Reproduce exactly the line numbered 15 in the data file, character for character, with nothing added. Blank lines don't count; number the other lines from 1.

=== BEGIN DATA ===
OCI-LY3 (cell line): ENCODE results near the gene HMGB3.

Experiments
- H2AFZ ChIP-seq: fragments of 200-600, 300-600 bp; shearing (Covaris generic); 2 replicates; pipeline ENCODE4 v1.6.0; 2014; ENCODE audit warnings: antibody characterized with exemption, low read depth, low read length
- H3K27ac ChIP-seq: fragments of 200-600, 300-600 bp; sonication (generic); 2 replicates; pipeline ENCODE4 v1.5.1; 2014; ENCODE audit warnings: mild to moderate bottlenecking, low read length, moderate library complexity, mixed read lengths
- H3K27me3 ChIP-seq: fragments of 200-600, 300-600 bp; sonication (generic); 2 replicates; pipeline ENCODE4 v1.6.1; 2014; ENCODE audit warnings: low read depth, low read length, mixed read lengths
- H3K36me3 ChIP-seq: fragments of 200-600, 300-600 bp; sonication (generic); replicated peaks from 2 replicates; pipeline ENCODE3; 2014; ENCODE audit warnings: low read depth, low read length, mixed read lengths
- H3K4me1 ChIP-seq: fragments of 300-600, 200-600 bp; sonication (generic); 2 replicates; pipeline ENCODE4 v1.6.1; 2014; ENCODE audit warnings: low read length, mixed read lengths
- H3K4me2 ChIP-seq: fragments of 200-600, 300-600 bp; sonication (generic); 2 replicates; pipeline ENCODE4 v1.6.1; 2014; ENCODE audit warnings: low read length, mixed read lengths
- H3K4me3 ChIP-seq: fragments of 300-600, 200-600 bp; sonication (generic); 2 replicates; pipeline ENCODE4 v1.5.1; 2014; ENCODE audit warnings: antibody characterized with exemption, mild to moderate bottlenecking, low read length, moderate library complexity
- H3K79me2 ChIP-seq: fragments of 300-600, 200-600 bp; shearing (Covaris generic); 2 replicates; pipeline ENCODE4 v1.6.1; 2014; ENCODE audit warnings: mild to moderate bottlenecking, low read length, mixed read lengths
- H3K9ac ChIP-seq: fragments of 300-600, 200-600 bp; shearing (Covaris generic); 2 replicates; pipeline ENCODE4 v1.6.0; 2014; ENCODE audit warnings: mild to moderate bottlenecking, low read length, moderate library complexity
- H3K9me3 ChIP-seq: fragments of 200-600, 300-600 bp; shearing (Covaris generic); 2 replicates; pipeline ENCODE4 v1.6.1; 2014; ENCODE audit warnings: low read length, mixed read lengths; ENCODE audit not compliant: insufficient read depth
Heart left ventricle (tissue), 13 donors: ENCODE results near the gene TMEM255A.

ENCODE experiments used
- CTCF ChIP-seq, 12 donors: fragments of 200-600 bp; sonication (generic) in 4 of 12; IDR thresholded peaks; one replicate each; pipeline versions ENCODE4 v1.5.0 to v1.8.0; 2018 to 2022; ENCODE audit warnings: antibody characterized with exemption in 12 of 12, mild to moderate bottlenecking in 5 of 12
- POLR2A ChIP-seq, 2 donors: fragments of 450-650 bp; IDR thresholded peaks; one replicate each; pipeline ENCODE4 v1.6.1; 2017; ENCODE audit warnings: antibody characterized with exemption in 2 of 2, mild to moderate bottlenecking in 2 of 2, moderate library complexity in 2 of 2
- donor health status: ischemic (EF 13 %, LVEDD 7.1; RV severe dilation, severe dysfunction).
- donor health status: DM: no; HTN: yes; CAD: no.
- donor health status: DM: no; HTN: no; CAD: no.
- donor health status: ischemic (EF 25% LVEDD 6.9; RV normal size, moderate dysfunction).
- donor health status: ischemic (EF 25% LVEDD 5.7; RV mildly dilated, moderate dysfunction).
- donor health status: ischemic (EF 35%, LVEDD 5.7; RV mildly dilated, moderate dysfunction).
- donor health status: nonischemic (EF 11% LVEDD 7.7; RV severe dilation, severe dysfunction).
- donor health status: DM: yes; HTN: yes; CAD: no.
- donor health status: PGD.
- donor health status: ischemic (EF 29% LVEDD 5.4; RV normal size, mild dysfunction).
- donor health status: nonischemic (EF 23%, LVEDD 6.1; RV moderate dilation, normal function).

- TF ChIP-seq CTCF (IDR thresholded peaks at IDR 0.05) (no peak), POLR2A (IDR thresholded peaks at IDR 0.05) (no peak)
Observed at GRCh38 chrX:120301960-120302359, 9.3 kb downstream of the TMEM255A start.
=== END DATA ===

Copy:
- CTCF ChIP-seq, 12 donors: fragments of 200-600 bp; sonication (generic) in 4 of 12; IDR thresholded peaks; one replicate each; pipeline versions ENCODE4 v1.5.0 to v1.8.0; 2018 to 2022; ENCODE audit warnings: antibody characterized with exemption in 12 of 12, mild to moderate bottlenecking in 5 of 12